I watch them die as they take the Medicaid but
refuse the medicine. My nurses give me hell—
soft ol’ Smith. That jerk Gorinski just yells
at his patients until they eat the paper-cup pills.
I can’t afford that. Every day brings new bills:
new clothes for the new wife, the second mortgage.
Kid number 4 thinks I owe her, gives me garbage
in exchange for gadgets. Kid 2 I don’t discuss.
Kid 1, a boy, turned out the best, but it took guts
to total a sports car then smuggle liquor to prom.
If guts were brains... But sons are sons, and songs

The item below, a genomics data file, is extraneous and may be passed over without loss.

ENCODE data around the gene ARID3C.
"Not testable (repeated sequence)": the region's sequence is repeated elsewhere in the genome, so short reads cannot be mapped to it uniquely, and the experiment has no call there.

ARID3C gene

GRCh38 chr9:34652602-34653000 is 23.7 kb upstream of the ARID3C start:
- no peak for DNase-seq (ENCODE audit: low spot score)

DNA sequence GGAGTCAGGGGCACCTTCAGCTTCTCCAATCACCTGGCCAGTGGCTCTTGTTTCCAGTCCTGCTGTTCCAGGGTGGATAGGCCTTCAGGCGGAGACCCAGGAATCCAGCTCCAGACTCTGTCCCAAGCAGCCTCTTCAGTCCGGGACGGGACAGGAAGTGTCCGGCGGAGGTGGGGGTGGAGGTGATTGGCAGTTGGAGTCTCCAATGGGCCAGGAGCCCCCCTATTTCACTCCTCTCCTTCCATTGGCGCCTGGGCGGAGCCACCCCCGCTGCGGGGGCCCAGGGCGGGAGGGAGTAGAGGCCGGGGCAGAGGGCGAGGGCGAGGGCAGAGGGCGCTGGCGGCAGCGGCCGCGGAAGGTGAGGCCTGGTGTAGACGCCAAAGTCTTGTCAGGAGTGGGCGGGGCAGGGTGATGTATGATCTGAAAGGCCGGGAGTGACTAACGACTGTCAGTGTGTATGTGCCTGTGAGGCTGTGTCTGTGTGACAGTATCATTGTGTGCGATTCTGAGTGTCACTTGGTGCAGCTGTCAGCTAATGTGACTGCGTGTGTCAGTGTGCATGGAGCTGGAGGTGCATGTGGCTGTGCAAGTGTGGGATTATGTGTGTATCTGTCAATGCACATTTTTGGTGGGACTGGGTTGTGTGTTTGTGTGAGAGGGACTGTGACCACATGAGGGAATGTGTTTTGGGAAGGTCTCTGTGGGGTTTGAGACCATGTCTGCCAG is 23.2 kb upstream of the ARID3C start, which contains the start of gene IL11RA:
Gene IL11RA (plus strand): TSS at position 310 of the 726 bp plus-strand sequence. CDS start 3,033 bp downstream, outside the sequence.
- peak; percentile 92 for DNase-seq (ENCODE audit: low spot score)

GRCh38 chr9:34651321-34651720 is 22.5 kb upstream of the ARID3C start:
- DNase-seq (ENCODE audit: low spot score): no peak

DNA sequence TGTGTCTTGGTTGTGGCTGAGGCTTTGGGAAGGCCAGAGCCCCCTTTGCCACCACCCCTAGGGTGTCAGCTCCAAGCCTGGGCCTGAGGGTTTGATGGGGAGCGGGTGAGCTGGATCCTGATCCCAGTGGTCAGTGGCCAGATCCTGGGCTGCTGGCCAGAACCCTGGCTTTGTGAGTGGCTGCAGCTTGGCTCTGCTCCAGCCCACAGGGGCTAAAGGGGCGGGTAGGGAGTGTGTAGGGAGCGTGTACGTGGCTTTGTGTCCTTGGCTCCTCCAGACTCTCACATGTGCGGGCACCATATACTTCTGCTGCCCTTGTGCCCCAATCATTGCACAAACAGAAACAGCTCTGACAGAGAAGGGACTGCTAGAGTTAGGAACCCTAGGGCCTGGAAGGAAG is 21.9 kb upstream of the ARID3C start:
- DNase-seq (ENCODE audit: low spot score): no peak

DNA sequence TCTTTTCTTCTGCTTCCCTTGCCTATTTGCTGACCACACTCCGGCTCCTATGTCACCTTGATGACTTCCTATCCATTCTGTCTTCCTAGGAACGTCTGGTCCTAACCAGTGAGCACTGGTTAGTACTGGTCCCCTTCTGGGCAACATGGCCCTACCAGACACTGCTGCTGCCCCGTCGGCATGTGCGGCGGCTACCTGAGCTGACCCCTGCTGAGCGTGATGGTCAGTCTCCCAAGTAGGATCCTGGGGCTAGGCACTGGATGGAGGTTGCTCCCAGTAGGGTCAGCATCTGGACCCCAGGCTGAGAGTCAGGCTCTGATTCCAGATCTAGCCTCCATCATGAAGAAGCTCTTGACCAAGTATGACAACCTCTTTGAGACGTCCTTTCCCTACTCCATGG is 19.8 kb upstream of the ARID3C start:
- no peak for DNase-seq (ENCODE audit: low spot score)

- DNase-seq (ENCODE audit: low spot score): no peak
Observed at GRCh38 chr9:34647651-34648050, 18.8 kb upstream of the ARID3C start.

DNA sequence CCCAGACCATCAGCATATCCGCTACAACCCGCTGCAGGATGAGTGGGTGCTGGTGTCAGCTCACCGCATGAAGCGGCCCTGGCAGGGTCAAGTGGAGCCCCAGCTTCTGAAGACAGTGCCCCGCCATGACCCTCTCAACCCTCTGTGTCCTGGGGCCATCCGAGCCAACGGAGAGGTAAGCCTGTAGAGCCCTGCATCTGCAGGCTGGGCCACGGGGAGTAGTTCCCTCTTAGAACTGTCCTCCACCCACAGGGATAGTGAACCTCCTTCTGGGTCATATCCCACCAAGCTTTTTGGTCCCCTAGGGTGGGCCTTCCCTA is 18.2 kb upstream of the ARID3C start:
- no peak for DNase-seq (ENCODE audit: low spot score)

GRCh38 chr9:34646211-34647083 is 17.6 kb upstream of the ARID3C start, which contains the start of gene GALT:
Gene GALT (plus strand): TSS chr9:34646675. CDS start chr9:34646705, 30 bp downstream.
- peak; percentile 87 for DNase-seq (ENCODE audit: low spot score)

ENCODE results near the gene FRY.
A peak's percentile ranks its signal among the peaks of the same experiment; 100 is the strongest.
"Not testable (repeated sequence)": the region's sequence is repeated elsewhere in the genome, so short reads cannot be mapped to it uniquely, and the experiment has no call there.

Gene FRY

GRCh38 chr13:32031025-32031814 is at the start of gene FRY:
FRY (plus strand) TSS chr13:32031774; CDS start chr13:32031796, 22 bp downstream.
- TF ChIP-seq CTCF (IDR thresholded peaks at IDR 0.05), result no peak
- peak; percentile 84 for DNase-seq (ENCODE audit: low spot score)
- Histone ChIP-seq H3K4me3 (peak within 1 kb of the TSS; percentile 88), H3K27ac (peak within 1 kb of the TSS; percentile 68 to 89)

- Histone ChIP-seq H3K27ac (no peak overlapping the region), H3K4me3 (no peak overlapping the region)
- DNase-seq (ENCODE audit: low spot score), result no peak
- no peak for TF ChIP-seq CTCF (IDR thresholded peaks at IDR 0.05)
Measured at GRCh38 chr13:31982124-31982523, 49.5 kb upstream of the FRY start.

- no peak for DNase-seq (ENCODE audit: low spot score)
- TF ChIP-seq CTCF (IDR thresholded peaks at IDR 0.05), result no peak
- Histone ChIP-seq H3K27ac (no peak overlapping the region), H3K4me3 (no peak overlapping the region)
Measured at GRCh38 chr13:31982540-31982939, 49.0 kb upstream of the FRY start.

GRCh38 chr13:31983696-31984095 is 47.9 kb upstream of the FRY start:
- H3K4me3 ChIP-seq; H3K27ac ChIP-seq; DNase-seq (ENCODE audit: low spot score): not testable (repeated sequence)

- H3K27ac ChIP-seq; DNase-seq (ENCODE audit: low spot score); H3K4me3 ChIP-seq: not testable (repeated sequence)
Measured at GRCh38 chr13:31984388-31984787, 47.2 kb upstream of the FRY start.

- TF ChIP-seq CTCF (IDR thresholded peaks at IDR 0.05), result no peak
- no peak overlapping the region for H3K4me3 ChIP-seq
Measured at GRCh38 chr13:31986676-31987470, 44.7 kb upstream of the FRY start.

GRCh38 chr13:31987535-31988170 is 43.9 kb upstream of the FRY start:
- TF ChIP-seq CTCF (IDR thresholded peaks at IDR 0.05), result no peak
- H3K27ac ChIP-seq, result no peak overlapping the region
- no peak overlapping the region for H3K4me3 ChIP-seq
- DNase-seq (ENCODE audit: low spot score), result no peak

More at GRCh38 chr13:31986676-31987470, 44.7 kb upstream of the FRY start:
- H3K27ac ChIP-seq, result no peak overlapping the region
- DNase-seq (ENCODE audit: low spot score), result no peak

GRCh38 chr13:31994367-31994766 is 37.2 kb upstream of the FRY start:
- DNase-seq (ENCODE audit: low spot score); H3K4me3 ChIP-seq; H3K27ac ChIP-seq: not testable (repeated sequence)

haven’t changed. My favorite, kid 3, the middle
girl, writes stuff. I don’t read her little scribbles
that show a life twisted from what I know: her mother
in a mirror, the casserole years, some southern
disaster consoled and forgotten through pecan pie.
If this brittle kid had my job, she would cry
over every idiot’s death, each a metaphor
she’d write to shame us. But we can’t be the editors
of death. Everyone thinks the south is moonlit
magnolias, but I know that when you get
your pathetic obituary, it’s too late to revise.